This is it. Your last e-mail from a rainy Nagoya P-Day. This is the
close to my 23 month adventure of a lifetime. It started in Provo,
Utah in the MTC for 2 months, then I was assigned to serve in 豊田
(Toyota) for the first 8 months in Japan with four different
companions. From 豊田 I was reassigned to labor in the beautiful city of
松本 (Matsumoto) for 5 months with three different companions. And then
from 松本 I was transferred to 名古屋 (Nagoya) where I served in two
different parts of the city; one being 野並 (Nonami) for 3 months and 名東
(Meito) for 6 months with one companion in 野並 and two in 名東.
I've worked/biked in cold, pouring rain of winter, the semi-cold rain
of spring, the hot rain of summer, and back to semi-cold rain of fall.
I've sweated gallons of sweat in the muggy grossness of summertime and
most of all my shirts are yellow now. I've had to work and live with
(sometimes endure) all sorts of different personalities from all walks
of life. I've had to be motivated, I've had to motivate others, and have
had to train others how to motivate others. I've had to learn how to
give counsel, guidance, and direction and conversely reprimand,
correct, and solve others' problems. I've had to do this all while
following a very specific set of rules and learned about myself as I
strived to follow them and help others follow them as well. I've seen
failure and I've seen success and everything in between. I've become
able to speak one of the most difficult languages in the world and
it took a lot of patience and trial and error.
I know I didn't serve in a third world country and my missionary problems
to some didn't ever seem that grand but by being in a first world,
highly developed country I learned the importance of spiritual things.
I feel that missionaries who serve in third world
countries/underdeveloped countries gain a huge appreciation for
material things and become ever grateful for the things that they have
back home that the people they serve don't have. Meanwhile,
missionaries in highly developed countries like Japan can feel and see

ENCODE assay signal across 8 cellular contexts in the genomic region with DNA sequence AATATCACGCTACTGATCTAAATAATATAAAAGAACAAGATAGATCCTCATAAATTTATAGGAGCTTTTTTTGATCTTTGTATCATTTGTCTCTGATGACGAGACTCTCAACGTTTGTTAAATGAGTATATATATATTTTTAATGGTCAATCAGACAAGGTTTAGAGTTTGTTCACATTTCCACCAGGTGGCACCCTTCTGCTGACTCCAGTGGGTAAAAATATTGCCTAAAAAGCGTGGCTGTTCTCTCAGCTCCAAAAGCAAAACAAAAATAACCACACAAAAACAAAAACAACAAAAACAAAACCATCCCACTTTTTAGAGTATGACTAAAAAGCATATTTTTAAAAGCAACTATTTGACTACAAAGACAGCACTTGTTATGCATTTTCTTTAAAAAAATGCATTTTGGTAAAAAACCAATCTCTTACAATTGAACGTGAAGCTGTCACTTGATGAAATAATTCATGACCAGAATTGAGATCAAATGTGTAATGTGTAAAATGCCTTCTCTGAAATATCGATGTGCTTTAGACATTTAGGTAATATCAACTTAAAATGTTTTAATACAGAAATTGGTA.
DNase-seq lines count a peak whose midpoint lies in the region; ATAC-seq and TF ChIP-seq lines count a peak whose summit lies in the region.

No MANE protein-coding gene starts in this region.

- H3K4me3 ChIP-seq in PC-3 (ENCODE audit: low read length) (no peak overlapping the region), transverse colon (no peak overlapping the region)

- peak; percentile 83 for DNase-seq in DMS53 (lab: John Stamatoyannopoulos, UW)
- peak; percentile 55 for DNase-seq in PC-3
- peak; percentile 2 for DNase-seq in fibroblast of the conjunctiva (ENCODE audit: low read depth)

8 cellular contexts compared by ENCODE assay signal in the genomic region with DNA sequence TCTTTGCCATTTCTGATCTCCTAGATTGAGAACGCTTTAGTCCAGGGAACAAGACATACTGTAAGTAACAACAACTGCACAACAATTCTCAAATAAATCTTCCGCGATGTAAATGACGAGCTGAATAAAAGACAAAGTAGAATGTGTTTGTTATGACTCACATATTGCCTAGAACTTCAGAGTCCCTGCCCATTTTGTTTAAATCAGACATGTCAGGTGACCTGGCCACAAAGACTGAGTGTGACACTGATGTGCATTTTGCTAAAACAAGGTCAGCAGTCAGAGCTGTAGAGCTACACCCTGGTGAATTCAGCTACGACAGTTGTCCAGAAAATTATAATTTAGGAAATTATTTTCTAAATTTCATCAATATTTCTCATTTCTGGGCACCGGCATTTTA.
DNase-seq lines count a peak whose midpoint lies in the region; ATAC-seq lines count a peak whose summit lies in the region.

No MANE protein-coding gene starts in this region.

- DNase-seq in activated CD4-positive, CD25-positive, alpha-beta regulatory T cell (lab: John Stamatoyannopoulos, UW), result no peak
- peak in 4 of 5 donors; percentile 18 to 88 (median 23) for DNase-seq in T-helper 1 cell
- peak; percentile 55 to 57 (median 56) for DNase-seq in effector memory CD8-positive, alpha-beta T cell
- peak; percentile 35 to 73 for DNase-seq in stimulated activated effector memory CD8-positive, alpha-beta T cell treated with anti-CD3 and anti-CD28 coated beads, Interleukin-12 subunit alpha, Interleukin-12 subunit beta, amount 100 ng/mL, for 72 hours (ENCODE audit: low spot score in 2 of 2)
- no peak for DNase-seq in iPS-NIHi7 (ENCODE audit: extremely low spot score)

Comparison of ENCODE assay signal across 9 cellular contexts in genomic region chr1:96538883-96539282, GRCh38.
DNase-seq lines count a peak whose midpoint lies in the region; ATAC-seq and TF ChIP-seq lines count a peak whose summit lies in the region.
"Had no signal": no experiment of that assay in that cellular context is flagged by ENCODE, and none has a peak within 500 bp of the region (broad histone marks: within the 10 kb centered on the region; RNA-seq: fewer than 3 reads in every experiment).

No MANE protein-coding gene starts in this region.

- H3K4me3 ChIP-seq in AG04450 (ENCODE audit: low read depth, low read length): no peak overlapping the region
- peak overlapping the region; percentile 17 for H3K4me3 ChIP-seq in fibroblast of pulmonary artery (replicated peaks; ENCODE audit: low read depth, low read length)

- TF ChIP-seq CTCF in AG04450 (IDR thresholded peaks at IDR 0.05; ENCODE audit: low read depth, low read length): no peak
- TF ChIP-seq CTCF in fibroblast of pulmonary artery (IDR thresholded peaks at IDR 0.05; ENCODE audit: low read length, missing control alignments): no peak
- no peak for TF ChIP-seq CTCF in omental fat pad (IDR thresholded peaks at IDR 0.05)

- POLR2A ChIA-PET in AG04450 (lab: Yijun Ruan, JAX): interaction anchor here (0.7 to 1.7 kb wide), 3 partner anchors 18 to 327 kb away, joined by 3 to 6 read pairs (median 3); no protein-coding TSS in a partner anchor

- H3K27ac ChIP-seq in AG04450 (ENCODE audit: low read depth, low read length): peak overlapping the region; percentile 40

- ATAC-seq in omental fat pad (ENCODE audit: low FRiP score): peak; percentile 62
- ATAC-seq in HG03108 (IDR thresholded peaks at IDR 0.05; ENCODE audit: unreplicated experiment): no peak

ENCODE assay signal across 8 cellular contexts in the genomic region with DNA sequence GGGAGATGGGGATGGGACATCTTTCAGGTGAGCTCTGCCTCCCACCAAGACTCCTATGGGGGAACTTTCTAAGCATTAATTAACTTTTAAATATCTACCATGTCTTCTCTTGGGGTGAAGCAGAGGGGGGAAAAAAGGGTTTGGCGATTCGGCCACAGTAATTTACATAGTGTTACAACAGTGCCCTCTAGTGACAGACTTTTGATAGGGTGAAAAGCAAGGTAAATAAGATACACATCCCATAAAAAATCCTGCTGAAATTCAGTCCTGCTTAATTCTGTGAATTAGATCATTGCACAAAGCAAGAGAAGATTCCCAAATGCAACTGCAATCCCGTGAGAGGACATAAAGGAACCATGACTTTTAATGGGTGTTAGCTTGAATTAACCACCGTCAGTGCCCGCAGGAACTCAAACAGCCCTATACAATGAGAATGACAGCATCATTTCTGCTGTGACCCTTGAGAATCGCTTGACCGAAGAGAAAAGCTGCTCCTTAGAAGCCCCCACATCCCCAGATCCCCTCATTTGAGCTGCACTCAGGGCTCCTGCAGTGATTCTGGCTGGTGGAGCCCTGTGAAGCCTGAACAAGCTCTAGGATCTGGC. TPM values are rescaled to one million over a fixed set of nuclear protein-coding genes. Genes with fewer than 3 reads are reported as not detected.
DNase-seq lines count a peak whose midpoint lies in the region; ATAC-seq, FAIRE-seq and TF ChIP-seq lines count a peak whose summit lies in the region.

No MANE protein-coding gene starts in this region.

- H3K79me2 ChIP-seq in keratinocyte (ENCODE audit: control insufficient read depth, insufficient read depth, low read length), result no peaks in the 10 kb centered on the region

the spiritual "deadness" of the people we serve. We gain a great
appreciation for the gospel and the spiritual knowledge that we
treasure and endeavor to share.
Probably the greatest thing I have learned in my two years is the
Gospel of Jesus Christ. I've learned how to have faith and have hope for a
brighter future. I've come to learn how to repent and turn away from
the wrongs I've done and how we can all "arise from the dust...and be
men" (2 Nephi 1:21). I've seen how the ordinances of baptism and
confirmation bring joy and happiness to those who are seeking to
follow Christ and obey the will of our Father in Heaven. I have come
to learn that if we endure to the end and continue to follow God's
commandments we will be blessed and will be happy. I know that through
the Atonement of Jesus Christ we can change who we are and become
better people. God wants us to grow and develop and He rejoices when
we do so.
I've come to love this Asian island in the Pacific called Japan. The
Land of the Rising Sun is not a nation without problems, but I've come
to accept it and learn to love it. I learned to love the people and
their little quirks. The food is fantastic and the culture runs deep.
This culture is one that is hundreds of years old and is competing
against a changing world and has somewhat of an identity crisis. It's
been so much fun to learn about their history and lifestyle and I will
forever be affected because of my two years in Japan.
I come home next week on Tuesday morning. It still doesn't feel quite
real yet, but as I've been packing my bags the reality sets in. I'd be
lying if I said I wasn't excited to come home. I am super excited to
see you all again and start working on the next phase of life. It's
been so much fun to be sending e-mails to friends and family for the
past three years (including USAFA). I think when I get home I'm going
to stop doing weekly emails and start a blog. I don't know if any of
you are interested in following my story, but I'll let you all know
how to access it once it's made. Thanks for reading and all your
support through the years. I'll see you when I get back!
Godspeed and Angels,
21 His lord said unto him, Well done, thou good and faithful servant:
thou hast been faithful over a few things, I will make thee ruler over
many things: enter thou into the joy of thy lord.
Saying bye to Katsuki
My recycle shop friends
John Gathright and I
Picking up Baldwin in 岡崎